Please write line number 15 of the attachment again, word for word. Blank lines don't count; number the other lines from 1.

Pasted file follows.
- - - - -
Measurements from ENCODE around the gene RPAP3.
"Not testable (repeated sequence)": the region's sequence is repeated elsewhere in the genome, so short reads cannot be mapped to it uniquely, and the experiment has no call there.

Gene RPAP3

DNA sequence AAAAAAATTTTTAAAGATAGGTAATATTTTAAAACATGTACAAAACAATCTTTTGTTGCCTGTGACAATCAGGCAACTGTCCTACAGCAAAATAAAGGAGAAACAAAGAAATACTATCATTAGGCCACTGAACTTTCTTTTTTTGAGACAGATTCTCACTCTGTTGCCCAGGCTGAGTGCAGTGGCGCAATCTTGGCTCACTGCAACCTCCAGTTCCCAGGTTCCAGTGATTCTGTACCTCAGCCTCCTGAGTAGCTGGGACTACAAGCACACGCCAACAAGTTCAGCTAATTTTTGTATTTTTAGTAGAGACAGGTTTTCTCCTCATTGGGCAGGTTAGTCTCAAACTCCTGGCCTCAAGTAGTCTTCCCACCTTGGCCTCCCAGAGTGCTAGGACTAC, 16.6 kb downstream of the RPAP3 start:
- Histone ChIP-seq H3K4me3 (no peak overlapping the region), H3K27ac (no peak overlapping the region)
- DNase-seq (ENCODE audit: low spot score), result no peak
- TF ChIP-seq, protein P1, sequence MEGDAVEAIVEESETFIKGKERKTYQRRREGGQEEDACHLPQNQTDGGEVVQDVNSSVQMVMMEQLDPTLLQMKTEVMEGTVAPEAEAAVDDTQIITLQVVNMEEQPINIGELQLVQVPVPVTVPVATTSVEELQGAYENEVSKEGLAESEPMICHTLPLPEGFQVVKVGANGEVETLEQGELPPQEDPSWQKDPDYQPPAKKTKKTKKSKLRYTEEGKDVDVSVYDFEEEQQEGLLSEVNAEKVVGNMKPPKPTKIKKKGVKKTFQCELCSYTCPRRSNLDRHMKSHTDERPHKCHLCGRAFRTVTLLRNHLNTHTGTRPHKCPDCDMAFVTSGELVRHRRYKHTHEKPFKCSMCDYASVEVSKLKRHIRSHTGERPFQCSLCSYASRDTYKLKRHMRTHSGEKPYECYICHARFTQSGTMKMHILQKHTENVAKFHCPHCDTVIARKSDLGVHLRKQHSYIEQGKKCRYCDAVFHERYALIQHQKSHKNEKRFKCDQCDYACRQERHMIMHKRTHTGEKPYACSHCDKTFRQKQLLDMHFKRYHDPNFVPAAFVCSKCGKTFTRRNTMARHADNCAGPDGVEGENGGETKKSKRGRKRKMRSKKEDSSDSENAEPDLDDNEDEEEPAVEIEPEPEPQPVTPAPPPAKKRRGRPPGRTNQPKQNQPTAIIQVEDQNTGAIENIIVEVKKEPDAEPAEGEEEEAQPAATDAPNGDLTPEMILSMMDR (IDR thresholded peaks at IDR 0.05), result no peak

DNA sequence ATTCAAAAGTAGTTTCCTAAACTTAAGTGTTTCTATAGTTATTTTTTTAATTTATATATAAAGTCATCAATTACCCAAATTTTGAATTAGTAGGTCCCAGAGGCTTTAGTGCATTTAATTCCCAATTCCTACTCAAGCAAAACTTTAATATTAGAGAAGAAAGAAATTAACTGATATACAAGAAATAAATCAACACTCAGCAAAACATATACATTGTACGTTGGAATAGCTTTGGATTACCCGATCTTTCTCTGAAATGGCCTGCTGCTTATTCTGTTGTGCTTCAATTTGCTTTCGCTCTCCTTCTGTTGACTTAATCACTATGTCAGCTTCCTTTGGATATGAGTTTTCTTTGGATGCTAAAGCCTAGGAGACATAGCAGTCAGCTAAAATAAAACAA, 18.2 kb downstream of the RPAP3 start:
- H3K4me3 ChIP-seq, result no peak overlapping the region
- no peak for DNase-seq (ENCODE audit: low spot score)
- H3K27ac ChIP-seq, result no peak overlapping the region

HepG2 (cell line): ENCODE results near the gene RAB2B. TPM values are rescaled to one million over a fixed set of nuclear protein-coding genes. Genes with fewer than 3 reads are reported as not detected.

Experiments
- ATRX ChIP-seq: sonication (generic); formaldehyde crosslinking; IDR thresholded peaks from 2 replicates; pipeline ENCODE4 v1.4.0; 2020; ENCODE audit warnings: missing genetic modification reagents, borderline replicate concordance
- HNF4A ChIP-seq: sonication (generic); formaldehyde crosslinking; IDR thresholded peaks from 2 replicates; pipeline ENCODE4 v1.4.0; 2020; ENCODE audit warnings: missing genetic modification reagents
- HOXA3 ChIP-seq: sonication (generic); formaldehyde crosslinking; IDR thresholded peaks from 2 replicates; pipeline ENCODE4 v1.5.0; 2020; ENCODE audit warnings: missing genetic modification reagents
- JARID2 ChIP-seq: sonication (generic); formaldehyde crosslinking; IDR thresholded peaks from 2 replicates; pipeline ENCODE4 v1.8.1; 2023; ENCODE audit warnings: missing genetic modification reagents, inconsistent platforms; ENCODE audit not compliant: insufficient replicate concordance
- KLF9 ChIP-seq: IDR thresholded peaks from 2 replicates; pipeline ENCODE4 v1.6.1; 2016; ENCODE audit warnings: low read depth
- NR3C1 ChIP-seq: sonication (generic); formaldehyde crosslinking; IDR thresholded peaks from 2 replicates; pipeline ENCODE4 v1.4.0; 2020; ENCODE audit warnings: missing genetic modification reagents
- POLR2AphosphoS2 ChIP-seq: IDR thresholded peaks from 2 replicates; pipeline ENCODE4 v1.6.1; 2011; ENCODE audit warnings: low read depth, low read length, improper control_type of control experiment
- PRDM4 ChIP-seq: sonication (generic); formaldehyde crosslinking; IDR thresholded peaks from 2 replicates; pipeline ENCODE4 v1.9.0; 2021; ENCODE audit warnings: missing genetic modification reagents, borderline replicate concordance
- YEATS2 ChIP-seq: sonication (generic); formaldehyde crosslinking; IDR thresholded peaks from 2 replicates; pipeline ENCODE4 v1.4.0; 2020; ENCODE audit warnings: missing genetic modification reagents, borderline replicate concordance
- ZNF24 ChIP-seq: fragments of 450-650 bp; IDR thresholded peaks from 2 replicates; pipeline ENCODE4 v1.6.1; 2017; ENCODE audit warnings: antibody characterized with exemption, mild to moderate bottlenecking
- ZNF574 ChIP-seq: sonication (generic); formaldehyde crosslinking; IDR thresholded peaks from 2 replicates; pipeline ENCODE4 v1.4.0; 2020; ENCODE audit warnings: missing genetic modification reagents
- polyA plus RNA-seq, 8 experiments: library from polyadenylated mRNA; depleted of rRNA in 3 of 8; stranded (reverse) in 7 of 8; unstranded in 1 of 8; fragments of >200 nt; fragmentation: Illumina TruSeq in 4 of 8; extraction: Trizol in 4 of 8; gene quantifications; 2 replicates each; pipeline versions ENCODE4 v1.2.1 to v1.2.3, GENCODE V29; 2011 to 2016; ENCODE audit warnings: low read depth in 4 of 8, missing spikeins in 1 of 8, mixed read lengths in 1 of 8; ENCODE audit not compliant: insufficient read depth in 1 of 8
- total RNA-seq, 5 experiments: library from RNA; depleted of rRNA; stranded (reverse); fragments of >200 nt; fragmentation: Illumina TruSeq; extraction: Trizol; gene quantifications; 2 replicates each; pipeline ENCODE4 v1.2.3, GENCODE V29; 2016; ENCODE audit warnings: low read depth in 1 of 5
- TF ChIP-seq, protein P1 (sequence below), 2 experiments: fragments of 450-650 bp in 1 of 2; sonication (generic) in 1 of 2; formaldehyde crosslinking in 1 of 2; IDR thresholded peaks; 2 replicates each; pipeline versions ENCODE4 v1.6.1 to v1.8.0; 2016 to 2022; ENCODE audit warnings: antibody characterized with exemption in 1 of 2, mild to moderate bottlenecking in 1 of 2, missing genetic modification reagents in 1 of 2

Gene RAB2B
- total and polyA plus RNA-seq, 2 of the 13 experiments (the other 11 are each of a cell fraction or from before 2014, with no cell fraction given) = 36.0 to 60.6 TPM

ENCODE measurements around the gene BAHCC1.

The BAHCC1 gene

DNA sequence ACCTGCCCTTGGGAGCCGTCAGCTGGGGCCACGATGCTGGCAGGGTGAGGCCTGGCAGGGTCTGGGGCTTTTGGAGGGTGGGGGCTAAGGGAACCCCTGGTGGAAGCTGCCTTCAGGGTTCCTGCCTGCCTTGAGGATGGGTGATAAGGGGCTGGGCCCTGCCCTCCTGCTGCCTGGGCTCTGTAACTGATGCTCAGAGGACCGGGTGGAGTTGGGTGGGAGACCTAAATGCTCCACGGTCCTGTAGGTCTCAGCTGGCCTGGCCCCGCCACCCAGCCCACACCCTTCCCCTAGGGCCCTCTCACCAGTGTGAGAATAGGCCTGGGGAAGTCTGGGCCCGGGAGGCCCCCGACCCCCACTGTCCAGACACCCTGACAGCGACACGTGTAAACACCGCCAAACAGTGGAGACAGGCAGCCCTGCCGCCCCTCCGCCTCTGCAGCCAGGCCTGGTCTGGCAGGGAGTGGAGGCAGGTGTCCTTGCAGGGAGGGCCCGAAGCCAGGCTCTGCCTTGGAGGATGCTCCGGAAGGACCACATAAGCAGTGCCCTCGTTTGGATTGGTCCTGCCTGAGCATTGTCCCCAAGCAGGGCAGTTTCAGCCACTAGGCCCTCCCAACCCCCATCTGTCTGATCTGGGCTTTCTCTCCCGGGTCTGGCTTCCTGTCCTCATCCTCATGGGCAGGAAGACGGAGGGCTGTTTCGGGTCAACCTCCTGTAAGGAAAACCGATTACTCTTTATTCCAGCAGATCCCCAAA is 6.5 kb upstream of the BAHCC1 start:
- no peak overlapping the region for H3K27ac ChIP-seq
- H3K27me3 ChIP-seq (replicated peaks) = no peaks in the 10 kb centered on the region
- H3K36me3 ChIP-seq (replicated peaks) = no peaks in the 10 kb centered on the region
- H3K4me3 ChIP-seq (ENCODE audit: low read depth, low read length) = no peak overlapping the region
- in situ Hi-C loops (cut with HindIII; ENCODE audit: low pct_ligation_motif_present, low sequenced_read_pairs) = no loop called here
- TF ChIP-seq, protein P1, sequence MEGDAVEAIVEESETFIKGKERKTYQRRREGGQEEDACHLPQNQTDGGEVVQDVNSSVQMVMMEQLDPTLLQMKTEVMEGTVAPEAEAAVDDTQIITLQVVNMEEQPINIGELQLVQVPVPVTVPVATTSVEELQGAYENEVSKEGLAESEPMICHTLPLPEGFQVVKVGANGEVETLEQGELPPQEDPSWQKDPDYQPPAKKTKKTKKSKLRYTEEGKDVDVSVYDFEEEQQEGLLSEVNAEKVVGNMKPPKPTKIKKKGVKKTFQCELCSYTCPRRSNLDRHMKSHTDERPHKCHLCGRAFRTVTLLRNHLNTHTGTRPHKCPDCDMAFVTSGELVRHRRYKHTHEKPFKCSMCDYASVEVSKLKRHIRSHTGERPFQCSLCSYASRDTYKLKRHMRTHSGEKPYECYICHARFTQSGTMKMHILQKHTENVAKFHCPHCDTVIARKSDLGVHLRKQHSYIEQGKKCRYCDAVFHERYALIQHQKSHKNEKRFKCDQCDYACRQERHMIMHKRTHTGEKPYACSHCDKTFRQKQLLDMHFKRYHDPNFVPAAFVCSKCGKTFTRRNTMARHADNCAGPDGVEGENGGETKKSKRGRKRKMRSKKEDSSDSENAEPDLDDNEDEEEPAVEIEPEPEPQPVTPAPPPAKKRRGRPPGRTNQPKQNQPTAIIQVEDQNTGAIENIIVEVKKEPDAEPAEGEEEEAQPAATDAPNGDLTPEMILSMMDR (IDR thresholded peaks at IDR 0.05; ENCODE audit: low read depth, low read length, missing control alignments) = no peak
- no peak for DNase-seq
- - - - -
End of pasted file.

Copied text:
- HNF4A ChIP-seq: sonication (generic); formaldehyde crosslinking; IDR thresholded peaks from 2 replicates; pipeline ENCODE4 v1.4.0; 2020; ENCODE audit warnings: missing genetic modification reagents